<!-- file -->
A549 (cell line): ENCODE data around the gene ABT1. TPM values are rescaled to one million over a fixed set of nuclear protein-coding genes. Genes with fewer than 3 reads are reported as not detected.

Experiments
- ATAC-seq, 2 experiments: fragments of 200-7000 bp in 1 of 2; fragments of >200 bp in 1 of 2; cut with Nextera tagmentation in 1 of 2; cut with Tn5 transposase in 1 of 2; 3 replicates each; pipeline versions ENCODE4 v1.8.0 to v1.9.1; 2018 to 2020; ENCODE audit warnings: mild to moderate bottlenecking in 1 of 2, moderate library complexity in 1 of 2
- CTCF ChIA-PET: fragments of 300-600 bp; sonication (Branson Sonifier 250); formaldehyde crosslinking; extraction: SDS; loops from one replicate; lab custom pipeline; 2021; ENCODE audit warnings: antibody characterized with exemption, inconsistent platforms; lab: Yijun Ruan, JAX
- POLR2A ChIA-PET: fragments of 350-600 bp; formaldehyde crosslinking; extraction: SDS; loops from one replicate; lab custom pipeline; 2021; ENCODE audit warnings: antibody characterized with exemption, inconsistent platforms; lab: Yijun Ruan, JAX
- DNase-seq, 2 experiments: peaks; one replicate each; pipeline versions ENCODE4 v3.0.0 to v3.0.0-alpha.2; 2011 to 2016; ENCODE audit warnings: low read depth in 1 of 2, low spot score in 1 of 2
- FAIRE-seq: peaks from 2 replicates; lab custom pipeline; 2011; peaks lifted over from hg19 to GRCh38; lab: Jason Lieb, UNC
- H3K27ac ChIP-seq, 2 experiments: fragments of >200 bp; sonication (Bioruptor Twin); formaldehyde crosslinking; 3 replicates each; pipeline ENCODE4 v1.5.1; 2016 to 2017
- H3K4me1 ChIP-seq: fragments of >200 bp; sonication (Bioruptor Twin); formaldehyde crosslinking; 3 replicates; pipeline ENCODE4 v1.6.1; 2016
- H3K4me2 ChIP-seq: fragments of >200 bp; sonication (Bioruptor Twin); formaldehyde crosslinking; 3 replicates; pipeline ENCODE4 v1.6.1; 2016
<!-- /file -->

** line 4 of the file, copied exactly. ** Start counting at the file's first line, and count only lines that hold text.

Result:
- CTCF ChIA-PET: fragments of 300-600 bp; sonication (Branson Sonifier 250); formaldehyde crosslinking; extraction: SDS; loops from one replicate; lab custom pipeline; 2021; ENCODE audit warnings: antibody characterized with exemption, inconsistent platforms; lab: Yijun Ruan, JAX